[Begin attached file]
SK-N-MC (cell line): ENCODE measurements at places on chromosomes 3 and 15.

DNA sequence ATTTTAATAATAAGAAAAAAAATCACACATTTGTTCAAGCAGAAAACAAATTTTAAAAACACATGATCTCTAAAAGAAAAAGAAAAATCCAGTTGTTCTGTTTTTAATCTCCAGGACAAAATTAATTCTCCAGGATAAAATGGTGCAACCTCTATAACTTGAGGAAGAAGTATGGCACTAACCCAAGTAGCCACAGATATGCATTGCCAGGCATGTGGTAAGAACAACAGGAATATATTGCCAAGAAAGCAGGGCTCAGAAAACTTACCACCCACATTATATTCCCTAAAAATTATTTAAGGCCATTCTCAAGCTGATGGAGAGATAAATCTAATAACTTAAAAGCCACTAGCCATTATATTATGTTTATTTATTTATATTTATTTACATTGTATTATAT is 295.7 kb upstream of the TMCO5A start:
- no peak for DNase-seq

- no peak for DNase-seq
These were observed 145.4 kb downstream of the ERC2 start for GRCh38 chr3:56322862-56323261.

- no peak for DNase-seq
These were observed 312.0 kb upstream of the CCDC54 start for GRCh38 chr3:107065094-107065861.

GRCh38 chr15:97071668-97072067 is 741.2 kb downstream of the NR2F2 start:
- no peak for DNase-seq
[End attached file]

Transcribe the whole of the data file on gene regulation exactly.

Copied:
SK-N-MC (cell line): ENCODE measurements at places on chromosomes 3 and 15.

DNA sequence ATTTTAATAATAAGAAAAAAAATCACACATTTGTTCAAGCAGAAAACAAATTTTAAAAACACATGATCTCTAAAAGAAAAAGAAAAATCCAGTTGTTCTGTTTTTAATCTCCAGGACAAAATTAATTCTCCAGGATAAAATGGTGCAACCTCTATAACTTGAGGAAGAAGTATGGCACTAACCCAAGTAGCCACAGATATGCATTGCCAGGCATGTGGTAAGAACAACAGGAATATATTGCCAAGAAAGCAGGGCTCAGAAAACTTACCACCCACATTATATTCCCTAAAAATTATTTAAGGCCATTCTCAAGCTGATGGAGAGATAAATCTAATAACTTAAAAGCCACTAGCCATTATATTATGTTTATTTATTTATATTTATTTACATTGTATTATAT is 295.7 kb upstream of the TMCO5A start:
- no peak for DNase-seq

- no peak for DNase-seq
These were observed 145.4 kb downstream of the ERC2 start for GRCh38 chr3:56322862-56323261.

- no peak for DNase-seq
These were observed 312.0 kb upstream of the CCDC54 start for GRCh38 chr3:107065094-107065861.

GRCh38 chr15:97071668-97072067 is 741.2 kb downstream of the NR2F2 start:
- no peak for DNase-seq